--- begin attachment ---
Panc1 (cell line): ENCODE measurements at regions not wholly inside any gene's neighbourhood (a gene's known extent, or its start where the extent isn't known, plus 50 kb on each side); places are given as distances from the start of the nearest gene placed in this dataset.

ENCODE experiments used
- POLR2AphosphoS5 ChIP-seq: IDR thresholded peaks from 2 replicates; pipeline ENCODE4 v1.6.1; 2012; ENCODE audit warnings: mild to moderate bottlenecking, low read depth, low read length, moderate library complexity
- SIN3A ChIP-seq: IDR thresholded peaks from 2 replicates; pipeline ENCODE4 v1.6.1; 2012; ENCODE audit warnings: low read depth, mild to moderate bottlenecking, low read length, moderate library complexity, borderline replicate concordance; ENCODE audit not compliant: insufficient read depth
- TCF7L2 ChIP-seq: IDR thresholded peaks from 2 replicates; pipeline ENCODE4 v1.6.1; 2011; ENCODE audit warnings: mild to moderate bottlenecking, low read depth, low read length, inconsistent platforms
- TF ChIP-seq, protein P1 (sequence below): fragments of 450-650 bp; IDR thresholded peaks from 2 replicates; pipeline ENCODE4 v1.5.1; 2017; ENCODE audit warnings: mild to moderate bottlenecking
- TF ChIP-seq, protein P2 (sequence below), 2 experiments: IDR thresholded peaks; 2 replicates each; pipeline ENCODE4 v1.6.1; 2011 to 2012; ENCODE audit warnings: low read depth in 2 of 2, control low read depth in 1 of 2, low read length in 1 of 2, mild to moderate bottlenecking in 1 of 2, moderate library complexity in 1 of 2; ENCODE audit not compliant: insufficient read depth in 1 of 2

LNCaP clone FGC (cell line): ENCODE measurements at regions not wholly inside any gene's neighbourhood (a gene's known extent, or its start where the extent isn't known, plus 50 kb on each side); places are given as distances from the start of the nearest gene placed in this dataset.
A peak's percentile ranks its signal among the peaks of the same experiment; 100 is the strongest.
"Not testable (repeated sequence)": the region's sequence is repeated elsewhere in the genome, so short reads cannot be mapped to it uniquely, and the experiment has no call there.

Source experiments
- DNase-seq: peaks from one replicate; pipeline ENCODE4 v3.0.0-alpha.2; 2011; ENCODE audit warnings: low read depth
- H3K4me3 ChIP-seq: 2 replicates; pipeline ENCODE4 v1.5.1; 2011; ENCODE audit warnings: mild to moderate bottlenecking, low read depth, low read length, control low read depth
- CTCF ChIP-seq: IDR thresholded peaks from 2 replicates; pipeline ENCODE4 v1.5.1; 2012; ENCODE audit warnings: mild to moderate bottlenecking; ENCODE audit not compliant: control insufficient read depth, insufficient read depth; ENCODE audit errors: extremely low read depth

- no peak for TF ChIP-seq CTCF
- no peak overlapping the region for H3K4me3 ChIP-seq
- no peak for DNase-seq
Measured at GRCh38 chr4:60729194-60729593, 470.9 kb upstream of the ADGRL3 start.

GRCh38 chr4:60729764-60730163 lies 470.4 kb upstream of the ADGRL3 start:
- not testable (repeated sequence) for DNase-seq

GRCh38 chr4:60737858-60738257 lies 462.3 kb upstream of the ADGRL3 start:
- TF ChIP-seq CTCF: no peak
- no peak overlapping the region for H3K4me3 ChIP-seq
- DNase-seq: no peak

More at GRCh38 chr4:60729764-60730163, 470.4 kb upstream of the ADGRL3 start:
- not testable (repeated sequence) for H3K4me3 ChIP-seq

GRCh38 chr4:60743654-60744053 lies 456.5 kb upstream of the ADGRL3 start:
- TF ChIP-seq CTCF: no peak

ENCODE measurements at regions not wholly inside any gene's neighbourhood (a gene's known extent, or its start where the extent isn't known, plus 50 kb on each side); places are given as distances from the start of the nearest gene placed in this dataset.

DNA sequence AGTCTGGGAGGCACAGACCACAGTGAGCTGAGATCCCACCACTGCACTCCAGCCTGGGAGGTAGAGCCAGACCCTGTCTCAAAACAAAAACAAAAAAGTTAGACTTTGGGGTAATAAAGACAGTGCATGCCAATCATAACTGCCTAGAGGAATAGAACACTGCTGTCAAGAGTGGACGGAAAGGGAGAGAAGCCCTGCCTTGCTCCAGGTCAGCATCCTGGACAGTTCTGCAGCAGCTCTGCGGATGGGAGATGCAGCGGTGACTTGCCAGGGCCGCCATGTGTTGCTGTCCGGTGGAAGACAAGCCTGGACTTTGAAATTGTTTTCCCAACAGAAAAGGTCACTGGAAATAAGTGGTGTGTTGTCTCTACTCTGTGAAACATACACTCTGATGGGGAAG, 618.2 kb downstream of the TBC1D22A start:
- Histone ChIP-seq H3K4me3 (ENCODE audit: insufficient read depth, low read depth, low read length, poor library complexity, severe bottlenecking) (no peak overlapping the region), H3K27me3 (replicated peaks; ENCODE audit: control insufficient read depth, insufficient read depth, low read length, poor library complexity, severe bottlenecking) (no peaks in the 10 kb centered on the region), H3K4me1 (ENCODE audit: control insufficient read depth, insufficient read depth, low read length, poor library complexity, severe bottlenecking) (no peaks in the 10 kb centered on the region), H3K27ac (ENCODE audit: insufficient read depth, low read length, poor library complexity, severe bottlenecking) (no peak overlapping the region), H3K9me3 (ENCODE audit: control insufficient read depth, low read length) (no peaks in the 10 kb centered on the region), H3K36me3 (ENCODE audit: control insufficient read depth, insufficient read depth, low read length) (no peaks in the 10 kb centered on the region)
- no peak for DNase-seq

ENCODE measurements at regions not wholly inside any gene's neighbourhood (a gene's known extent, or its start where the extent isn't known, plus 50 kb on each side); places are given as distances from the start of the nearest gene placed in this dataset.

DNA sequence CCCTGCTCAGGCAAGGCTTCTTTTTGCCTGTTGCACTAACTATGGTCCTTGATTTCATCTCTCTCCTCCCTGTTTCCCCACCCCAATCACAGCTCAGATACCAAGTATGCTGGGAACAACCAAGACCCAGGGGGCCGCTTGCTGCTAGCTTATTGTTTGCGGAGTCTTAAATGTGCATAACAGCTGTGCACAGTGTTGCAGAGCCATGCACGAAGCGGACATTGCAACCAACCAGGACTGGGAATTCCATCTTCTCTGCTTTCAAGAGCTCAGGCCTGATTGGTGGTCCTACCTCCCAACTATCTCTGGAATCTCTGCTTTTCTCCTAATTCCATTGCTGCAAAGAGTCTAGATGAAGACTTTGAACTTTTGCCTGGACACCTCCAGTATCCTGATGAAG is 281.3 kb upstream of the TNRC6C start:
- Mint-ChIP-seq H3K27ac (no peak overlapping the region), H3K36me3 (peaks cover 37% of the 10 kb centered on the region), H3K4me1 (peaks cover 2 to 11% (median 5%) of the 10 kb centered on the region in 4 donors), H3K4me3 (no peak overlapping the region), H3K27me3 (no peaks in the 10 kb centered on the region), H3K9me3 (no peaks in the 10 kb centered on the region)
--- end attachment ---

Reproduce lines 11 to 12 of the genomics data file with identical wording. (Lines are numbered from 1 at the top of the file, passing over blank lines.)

Source experiments
- DNase-seq: peaks from one replicate; pipeline ENCODE4 v3.0.0-alpha.2; 2011; ENCODE audit warnings: low read depth